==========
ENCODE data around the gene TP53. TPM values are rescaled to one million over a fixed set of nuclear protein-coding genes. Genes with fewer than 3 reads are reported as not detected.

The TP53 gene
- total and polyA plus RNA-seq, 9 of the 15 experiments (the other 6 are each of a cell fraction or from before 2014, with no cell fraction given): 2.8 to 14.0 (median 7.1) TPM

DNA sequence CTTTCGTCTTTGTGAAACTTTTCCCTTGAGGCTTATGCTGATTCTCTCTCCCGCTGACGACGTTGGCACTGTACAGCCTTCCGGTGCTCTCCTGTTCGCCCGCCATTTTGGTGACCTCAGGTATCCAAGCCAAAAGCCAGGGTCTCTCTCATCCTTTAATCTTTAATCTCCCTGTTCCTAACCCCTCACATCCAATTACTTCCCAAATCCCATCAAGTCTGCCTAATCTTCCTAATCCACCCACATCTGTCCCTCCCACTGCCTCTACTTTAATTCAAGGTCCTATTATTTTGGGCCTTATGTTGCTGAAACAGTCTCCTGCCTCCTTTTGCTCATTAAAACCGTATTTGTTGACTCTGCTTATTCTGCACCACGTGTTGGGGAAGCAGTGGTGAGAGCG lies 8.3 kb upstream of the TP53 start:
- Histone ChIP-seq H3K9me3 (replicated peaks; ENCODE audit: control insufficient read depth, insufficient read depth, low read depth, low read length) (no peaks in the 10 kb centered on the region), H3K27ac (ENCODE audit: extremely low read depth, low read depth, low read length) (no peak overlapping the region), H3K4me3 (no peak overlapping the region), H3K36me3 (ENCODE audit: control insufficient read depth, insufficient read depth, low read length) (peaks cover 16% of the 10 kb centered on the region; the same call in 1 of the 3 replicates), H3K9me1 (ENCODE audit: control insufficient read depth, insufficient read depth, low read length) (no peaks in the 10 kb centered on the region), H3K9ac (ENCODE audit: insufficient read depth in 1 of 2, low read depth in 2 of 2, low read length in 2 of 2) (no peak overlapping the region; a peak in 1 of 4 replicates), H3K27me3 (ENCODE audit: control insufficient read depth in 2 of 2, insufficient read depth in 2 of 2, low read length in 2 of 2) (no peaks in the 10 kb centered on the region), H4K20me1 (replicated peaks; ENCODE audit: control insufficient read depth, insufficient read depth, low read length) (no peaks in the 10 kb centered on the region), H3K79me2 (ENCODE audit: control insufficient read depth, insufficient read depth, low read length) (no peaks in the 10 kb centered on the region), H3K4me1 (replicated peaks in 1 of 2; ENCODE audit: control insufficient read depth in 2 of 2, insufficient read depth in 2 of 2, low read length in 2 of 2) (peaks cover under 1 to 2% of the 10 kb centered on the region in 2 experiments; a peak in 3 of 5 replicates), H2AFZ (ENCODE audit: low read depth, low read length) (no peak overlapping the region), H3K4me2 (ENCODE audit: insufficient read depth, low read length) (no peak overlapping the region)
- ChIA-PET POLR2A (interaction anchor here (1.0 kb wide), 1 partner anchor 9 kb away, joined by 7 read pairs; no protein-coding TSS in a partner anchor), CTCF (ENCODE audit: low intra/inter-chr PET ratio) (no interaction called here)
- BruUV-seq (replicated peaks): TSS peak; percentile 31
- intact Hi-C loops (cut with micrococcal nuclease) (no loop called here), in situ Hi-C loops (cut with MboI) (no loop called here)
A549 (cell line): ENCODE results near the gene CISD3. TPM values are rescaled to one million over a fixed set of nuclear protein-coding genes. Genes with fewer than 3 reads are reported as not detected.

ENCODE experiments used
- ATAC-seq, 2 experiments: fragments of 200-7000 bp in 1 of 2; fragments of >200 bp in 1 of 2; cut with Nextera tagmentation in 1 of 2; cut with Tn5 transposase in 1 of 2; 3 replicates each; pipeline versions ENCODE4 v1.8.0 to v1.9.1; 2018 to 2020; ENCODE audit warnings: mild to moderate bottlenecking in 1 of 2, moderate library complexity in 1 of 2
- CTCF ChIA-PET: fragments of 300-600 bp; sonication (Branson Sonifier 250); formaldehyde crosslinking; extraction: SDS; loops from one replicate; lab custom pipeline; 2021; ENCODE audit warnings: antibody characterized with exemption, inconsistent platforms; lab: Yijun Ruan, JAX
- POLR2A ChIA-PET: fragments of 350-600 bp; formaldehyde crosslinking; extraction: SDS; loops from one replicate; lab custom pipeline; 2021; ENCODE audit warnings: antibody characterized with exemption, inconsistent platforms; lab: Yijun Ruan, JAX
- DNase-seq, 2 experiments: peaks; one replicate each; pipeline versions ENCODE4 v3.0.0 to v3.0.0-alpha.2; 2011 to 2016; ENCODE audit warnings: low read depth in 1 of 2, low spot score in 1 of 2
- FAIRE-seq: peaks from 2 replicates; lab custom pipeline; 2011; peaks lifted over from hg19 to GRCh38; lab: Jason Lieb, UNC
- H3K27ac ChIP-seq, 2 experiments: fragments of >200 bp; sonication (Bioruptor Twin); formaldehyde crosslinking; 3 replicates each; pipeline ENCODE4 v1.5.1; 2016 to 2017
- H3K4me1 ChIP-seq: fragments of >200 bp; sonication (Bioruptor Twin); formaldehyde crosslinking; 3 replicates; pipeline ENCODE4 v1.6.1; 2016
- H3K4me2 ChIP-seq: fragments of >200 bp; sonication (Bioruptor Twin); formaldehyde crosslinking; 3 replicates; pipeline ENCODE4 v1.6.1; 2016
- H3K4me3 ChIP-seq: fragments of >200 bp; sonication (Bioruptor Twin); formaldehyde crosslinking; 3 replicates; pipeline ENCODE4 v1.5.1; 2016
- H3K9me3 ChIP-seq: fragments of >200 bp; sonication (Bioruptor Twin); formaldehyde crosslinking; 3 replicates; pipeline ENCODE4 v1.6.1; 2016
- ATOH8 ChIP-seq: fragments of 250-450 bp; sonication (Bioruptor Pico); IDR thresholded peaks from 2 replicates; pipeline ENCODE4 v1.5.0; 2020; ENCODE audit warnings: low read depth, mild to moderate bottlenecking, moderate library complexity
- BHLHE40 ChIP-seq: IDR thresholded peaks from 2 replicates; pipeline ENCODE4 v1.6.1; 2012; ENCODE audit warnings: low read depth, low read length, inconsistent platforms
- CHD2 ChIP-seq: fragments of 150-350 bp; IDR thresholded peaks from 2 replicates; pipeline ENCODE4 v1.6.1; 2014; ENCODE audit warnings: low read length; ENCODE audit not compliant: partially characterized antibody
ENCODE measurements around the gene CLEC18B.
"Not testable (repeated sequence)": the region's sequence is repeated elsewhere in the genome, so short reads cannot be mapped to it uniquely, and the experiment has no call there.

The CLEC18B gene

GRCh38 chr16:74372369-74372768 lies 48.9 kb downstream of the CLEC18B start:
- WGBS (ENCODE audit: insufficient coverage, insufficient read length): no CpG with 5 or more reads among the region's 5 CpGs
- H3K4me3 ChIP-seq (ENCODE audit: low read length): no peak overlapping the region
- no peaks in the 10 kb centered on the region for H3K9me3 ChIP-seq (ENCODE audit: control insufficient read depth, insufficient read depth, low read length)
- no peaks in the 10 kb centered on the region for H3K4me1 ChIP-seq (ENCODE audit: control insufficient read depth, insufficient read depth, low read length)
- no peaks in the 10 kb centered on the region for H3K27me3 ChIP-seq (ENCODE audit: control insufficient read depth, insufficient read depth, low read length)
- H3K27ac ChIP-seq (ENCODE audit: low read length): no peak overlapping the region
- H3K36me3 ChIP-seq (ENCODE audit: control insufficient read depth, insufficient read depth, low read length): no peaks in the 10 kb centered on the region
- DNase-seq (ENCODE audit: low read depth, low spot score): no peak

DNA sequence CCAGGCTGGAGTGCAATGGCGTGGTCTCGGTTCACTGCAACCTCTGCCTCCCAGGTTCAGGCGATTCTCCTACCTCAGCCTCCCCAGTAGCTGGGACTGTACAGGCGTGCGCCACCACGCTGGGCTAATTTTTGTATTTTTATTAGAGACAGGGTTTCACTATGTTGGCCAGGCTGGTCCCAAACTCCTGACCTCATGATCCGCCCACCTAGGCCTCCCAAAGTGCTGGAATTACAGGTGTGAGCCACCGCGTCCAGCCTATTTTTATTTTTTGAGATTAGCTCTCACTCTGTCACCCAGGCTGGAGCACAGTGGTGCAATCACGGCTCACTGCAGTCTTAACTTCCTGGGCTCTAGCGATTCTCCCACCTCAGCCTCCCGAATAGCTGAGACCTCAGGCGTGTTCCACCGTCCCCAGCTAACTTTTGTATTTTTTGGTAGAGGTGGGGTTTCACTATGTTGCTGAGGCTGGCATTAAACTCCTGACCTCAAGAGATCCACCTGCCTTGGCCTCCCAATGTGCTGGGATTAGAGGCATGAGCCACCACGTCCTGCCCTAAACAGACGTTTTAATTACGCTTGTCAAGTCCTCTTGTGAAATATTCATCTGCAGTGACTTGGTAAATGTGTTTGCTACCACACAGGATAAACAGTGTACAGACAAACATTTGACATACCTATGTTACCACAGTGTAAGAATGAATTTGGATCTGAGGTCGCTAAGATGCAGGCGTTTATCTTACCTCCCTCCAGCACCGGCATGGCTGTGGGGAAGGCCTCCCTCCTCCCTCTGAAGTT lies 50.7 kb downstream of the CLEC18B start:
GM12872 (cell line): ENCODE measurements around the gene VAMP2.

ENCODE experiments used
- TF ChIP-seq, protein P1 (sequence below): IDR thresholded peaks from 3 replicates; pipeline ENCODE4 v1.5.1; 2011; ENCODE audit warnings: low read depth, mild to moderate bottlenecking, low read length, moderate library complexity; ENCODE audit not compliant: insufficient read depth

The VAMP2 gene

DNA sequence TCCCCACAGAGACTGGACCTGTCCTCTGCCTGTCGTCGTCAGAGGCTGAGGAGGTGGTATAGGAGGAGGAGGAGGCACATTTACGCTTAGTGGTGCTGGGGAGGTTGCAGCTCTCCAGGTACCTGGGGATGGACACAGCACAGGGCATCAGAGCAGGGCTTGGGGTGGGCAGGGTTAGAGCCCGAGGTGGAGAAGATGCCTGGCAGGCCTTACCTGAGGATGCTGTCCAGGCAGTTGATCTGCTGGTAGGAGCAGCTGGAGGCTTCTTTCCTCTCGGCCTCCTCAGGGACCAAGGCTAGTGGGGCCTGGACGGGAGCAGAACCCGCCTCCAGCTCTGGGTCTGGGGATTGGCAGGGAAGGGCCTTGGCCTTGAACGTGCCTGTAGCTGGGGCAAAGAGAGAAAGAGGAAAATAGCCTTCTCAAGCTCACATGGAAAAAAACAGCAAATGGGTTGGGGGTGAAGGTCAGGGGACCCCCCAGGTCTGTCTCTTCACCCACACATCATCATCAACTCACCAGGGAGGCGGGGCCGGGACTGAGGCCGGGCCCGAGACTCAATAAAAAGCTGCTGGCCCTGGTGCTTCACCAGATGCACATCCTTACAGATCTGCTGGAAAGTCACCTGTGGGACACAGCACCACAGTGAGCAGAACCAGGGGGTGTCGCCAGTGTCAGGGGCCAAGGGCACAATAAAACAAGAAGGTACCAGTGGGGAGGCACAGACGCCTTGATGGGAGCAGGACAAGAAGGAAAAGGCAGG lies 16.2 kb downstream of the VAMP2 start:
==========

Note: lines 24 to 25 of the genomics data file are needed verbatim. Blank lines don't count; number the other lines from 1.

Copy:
ENCODE measurements around the gene CLEC18B.
"Not testable (repeated sequence)": the region's sequence is repeated elsewhere in the genome, so short reads cannot be mapped to it uniquely, and the experiment has no call there.